Sunday, February 27, 2011

Bone House

Hi Flower.

Ah...the Read It Or Remove It pile is diminishing, my friend. That is satisfying. There have been bright spots and a few why-the-hell-have-I-been-dusting-this-piece-o'crap-for-the-last-four-years spots. My most recent bright spot was Bone House by Betsy Tobin.

Bone House is a historical mystery. The historical part of the book is the small English village setting in 1603. The mystery part of the book is the violent killing of the popular and pregnant prostitute, Dora. Dora's death weighs especially heavily on a young chambermaid from the local great house. This unnamed Maid is the novel's narrator. She was lucky to have gotten her job as maid to the elderly mistress and her deformed son, Edward. Her background is sketchy. Mom is the village midwife/healer and as such is both needed and feared. Mom's position has brought her into contact with the high and low of the village for good and bad reasons. Given Dora's profession she had many reasons to use the midwife's services. They were good friends and consequently Dora was a strong presence in the Maid's life.

The list of suspects in Dora's brutal murder is a who's who of the village including to the manor born Edward. When Edward requests the Maid's help to secretly commission a visiting painter to do a portrait of Dora they discover that her grave has been robbed. Dora's corpse is missing, why? Suddenly Dora's death is even more mysterious and sinister.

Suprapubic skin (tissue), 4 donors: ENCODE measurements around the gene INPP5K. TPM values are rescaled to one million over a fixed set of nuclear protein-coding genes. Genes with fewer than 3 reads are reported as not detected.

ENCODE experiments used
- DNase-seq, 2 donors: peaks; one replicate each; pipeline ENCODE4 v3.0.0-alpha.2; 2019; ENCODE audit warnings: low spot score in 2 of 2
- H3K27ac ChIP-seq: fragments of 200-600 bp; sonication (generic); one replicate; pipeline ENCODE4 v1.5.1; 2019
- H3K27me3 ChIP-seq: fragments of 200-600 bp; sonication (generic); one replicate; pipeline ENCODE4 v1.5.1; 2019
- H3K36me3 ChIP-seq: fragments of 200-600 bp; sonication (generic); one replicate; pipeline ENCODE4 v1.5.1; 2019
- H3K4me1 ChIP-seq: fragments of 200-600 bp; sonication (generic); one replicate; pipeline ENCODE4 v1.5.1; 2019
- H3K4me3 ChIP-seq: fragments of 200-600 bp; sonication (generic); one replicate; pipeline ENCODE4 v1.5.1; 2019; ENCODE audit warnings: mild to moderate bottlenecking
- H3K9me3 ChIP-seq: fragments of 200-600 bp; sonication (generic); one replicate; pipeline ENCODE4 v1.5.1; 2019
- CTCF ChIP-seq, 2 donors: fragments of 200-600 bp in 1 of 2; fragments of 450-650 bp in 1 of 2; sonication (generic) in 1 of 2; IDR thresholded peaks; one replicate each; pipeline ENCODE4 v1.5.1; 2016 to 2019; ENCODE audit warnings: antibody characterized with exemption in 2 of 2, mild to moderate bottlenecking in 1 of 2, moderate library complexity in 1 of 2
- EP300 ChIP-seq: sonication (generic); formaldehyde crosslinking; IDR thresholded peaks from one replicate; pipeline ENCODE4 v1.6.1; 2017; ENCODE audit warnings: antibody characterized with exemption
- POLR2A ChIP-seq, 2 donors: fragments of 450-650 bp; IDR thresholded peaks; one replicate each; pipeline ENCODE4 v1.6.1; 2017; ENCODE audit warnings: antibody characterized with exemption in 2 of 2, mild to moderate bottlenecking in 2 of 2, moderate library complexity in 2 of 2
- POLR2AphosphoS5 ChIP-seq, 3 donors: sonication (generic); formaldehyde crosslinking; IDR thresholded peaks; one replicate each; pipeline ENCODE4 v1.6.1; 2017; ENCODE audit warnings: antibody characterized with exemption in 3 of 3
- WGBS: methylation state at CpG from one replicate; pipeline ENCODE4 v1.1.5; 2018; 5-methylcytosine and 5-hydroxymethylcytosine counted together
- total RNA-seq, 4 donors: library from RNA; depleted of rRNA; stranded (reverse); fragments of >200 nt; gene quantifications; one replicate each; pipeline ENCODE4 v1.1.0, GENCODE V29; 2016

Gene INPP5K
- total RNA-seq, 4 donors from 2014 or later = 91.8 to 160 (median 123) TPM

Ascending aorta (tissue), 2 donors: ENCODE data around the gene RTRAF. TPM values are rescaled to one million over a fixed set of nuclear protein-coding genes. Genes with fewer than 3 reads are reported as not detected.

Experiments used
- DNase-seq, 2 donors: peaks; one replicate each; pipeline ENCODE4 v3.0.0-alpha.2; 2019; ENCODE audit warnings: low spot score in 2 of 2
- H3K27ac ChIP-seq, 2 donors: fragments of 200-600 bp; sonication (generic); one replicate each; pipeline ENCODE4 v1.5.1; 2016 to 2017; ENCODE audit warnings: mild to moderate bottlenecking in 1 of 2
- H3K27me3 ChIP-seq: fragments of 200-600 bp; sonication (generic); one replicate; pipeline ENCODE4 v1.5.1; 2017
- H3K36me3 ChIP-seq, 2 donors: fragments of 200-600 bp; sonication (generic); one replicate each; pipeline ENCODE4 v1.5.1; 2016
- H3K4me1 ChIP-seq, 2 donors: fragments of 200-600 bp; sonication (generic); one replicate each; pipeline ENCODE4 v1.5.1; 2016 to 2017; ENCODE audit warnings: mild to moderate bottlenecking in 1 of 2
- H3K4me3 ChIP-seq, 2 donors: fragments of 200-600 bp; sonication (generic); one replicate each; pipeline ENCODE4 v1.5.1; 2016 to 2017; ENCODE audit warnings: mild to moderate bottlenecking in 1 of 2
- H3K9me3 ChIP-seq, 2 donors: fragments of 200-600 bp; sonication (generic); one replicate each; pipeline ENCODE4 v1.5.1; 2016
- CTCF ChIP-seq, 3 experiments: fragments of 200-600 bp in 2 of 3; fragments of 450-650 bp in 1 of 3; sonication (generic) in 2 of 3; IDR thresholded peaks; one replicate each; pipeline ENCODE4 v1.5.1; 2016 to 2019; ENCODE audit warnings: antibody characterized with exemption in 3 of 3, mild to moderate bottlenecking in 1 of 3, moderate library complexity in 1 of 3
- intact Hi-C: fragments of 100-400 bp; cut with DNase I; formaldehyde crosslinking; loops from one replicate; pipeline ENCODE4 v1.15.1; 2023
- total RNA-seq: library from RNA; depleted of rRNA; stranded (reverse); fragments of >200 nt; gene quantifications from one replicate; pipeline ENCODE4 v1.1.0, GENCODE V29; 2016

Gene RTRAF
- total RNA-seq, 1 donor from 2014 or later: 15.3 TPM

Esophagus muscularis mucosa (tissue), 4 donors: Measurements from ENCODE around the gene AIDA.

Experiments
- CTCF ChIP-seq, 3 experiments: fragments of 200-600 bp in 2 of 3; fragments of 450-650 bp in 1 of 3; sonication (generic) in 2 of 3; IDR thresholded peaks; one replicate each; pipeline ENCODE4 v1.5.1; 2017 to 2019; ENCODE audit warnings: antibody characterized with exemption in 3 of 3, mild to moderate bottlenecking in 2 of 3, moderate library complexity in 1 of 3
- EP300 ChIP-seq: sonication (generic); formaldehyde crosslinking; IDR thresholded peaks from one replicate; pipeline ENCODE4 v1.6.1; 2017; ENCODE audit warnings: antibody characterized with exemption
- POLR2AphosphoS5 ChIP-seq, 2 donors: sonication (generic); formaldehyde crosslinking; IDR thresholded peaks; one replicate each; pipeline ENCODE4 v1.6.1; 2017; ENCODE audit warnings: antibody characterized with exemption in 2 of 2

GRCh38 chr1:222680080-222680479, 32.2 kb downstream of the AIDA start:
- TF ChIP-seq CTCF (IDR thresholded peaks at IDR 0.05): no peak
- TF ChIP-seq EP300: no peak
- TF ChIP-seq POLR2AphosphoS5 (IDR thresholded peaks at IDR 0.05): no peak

Tobin's Elizabethan village and it's citizens are well rounded. She uses a significant amount of detail regarding the daily life of the seventeenth century to set the mood. She easily excites interest in the habits, attitudes and beliefs of the period. The belief in the 1600's (any in many, many other centuries) in the inherent mental and physical frailty of women is used by Tobin to highlight the Maid's scant choices in life. She could emulate Dora's independence, even though it is founded on selling her body, or be forever indepted to either a husband or employer as a protector.

Bone House was an excellent read. It reminded me a little of The Observations. Each novel uses a sharp maid as a narrator, has a mystery at it's core and has quite a bit to say about how stifling and frightening it was to be a women in those times. Betsy Tobin has written a stimulating mystery, a provocative history and involving characters. That was the very nice, good news. The not so good news is that it is currently out of print as a paper book but you might find it in a second hand shop or as an e-book.


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